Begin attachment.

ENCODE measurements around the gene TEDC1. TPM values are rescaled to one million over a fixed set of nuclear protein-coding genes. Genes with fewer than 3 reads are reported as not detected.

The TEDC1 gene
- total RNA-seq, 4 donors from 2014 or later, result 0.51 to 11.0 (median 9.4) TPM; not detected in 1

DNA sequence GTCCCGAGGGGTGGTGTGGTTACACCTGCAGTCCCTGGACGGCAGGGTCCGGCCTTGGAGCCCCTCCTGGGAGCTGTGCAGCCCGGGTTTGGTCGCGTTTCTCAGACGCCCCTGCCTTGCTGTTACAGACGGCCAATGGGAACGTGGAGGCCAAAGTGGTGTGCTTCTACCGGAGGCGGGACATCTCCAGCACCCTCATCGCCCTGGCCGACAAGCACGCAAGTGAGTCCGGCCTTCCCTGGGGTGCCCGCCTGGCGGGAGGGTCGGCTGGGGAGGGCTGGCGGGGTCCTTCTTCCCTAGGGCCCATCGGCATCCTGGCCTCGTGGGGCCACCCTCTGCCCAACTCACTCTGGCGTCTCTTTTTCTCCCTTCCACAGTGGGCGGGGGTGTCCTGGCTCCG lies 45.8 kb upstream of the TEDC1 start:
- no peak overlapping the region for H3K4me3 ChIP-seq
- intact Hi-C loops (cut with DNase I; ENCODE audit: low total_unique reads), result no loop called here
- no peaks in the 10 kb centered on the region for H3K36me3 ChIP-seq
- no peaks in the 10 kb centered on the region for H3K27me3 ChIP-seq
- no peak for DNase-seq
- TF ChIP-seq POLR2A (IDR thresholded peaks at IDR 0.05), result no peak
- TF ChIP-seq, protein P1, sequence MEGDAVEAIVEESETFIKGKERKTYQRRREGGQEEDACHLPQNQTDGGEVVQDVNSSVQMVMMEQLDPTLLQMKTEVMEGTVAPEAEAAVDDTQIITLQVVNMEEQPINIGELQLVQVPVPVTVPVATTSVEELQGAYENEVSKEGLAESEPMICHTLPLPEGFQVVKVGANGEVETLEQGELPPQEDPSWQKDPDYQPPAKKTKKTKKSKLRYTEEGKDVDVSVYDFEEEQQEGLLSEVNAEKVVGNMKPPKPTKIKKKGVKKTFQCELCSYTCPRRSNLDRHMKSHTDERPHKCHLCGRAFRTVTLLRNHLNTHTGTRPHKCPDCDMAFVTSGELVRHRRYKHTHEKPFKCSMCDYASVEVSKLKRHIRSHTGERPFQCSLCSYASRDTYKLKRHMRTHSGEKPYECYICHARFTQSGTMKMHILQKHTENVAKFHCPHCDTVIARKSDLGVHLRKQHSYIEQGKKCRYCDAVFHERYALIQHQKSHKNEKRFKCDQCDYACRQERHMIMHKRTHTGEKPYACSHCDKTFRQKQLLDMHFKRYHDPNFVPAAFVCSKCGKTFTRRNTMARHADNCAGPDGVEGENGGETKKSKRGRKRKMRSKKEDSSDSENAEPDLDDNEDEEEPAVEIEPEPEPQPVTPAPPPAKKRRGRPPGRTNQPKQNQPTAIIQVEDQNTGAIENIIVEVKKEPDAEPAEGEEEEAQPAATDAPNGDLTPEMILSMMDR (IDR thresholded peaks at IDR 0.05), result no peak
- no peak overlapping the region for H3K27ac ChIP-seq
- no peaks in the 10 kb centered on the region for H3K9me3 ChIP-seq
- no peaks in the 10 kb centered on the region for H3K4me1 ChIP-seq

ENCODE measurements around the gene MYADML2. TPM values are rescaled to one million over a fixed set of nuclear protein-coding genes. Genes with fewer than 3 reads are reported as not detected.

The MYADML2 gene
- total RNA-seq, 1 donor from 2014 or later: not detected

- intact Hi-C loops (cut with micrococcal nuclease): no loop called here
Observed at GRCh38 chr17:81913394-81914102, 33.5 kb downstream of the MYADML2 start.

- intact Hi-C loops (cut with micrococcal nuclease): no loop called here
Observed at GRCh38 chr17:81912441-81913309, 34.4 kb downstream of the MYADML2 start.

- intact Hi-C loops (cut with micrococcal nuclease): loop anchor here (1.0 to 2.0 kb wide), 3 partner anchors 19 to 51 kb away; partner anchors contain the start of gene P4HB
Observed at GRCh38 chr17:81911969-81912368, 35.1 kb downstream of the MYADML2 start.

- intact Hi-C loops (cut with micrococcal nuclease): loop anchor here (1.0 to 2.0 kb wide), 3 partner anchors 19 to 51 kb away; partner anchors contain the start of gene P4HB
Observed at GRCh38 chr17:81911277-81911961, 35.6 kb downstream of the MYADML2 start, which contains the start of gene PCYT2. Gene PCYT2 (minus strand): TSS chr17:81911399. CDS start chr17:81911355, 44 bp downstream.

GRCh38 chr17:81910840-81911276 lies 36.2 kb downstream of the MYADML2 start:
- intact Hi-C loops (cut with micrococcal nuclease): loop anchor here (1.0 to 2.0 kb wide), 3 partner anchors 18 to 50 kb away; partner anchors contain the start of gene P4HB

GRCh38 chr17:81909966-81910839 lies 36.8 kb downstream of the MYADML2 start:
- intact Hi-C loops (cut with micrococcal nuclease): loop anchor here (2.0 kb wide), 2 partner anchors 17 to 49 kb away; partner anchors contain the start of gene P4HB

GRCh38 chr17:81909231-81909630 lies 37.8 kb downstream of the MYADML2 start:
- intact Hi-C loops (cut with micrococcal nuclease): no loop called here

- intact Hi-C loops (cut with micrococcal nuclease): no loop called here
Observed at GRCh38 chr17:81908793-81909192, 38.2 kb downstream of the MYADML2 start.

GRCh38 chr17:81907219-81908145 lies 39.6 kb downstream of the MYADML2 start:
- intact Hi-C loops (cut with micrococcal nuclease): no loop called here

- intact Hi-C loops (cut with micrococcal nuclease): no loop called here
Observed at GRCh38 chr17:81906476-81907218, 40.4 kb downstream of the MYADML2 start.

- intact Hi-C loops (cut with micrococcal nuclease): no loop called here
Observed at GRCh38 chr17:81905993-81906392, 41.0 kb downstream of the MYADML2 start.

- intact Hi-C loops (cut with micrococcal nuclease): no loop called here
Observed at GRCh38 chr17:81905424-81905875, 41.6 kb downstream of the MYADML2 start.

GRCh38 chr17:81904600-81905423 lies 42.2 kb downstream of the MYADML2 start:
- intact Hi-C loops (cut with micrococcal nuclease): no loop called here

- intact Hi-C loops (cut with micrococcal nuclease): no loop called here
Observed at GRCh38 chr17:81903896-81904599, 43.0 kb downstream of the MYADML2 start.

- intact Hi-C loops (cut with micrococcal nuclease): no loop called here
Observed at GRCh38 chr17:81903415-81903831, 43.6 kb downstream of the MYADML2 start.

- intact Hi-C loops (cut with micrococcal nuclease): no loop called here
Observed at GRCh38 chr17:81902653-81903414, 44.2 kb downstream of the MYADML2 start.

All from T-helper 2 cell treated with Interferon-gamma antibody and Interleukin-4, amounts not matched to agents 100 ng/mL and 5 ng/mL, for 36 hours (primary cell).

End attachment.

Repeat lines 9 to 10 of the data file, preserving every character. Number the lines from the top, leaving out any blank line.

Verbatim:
- no peak for DNase-seq
- TF ChIP-seq POLR2A (IDR thresholded peaks at IDR 0.05), result no peak